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OM in the News: Cobalt Mines, Supply Chains, and Ethics

September 24, 2018

Mine workers, move rocks containing cobalt in Kolwezi, Congo

Dozens of global manufacturers found themselves on the defense when Amnesty International reported that the cobalt in some of their batteries was dug up by Congolese miners and children under inhumane conditions, reports The Wall Street Journal (Sept. 13, 2018). Many of the companies said they would audit their suppliers and send teams to Congo to fix the problem. But at a Chemaf-owned cobalt mine in Kolwezi, Congolese workers could be seen descending underground without helmets, shoes or safety equipment. The mine’s owner is part of the global cobalt supply chain for companies including Apple and VW.

Miners there were using picks, shovels and bare hands to unearth rocks rich with the metal. Water sometimes rushes into holes and drowns miners, and an earth mover buried one alive last year. “Of course, people die,” said the mine’s owner’s CEO. “This is really shitty work.” He called the miners “barbarians” and said Chemaf had resisted giving them safety equipment because they would sell it. “I don’t care about supply-chain problems,” he added. “That’s a problem for Apple and Samsung.”

Global demand is soaring for cobalt, which is used to conduct heat in lithium-ion batteries in products from smartphones to electric vehicles. Cobalt prices have more than doubled since 2016, putting Congo in the spotlight. It isn’t easy for global manufacturers to trace cobalt’s source in Congo, because it passes through multiple companies and countries. Some mining operations mix industrially produced and hand-dug cobalt. Samsung says it is aware some of the cobalt it gets from Chemaf is produced by the miners. If companies stopped buying it, said Samsung, it would put people out of work.

Amnesty recently applauded Apple’s moves to weed out child labor from its supply chain, saying it is “the industry leader when it comes to responsible cobalt sourcing.” Amnesty said VW hadn’t addressed whether certain companies in its supply chain received cobalt from Congo. Its report added: “Some of the richest and most powerful companies are still making excuses for not investigating their supply chains.”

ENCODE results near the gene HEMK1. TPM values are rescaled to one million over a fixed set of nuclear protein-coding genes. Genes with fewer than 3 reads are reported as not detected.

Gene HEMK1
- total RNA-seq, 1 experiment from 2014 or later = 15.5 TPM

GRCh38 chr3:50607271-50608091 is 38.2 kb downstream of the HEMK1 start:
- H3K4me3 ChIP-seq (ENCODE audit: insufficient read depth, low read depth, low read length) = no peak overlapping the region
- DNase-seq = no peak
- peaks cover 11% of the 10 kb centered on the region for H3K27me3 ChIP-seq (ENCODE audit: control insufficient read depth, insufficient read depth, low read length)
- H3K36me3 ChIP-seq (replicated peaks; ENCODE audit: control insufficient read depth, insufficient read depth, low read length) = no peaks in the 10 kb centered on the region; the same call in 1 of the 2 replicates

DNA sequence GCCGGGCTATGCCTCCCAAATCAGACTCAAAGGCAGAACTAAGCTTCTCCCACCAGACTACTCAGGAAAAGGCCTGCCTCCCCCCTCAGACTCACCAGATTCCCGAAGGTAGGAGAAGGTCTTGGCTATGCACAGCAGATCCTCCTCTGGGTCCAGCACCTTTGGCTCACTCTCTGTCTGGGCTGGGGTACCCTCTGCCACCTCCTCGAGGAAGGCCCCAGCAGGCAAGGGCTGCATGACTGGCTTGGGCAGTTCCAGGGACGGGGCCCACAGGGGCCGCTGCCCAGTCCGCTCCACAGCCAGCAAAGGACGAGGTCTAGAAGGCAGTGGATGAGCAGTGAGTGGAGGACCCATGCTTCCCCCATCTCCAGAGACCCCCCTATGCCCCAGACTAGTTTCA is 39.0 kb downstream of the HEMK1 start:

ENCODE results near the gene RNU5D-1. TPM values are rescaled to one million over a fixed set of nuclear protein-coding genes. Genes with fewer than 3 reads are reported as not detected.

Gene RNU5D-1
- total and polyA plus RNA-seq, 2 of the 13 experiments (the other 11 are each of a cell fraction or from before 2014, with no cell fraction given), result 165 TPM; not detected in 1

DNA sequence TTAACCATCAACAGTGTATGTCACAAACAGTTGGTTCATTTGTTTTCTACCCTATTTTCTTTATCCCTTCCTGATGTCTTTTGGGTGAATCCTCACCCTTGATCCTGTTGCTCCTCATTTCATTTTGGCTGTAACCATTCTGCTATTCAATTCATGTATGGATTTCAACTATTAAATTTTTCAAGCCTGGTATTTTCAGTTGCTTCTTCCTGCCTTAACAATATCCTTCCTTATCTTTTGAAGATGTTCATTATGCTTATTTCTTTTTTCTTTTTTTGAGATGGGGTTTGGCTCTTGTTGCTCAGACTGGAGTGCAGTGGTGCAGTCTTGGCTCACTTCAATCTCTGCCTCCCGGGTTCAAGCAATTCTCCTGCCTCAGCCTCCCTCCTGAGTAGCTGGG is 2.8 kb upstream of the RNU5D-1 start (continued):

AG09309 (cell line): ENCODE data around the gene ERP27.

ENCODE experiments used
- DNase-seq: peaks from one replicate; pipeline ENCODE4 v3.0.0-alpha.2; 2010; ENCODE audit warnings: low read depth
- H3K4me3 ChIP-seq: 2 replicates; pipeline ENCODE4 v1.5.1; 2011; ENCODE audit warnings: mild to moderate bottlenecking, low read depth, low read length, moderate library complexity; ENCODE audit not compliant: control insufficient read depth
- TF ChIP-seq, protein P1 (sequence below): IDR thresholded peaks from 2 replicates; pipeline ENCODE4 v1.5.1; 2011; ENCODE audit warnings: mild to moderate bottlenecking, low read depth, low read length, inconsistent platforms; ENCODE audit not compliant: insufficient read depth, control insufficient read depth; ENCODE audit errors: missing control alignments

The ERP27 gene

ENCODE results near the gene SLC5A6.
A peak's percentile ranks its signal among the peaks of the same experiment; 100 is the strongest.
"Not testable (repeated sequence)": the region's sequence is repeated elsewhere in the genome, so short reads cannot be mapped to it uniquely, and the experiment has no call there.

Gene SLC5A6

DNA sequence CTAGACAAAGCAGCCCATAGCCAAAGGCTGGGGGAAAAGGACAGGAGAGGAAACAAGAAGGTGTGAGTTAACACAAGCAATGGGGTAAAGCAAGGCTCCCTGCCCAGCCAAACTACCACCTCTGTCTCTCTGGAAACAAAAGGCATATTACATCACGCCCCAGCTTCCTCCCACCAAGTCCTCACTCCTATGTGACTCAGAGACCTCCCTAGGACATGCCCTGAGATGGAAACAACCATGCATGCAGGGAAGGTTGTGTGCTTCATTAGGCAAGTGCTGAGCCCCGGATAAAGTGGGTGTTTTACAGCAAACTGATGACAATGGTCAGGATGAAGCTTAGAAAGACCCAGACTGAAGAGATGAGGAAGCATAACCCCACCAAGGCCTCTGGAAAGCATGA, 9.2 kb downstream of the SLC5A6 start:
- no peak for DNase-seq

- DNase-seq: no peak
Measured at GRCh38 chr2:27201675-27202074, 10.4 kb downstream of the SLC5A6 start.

Classroom discussion questions:

  1. Why is this a complex OM issue?
  2. Why is cobalt so important to supply chains?

OM in the News: The Beetle’s Life Cycle

September 21, 2018

All products are born, grow, mature, and eventually decline (see Figure 2.5 on product life cycle). So it should come as no shock that even the venerable Volkswagen Beetle is set to become a thing of the past. VW just announced that it will end production of the vehicle in 2019, reports The New York Times (Sept. 15, 2018). Sales of the model by the German carmaker’s U.S. unit, the only division still turning out Beetles, had declined sharply in recent years. VW is ending production of the Beetle 7 decades after the car was first designed. The original Beetle was designed for Hitler in the 1930s.

The car’s simple design and air-cooled engine eliminated the need for a more complicated water-cooled system and helped make it a postwar hit. Despite the Beetle’s connection to Hitler, it became a symbol of ’60s counterculture and the best-selling import of the era in the U.S. For the Woodstock generation, driving a Beetle or its larger cousin, the VW van, was a form of protest against materialism and the gas guzzlers churned out by the big American carmakers.

By the 1970s, though, the Beetle was showing its age. It was slow, and its heating system barely worked. Volkswagen also had trouble adapting the 1930s technology to increasingly strict pollution standards. The New Beetle, which was introduced in 1997, was meant to tap into nostalgia for its predecessor. The two cars had little in common mechanically. Beneath its Beetle-like exterior, the New Beetle was essentially a Volkswagen Golf. But the car was a hit in the U.S. Although about 1.2 million New Beetles were sold from the product’s introduction through 2010, by last year, annual sales had slipped to just 60,000.

VW was careful not to rule out reviving the model in the future. “Never say never,” said the CEO for VW-America.

Classroom discussion questions:

  1. Name a few products that just don’t seem to ever die.
  2. Name a product for each of the four life cycle stages.

OM in the News: Tesla’s Lean Problems

September 19, 2018

A recent report in Industry Week (Sept. 12, 2018) suggests that Tesla, like a lot of facilities, has trouble being lean.  Here are a few observations from industry experts who visited the Fremont manufacturing plant.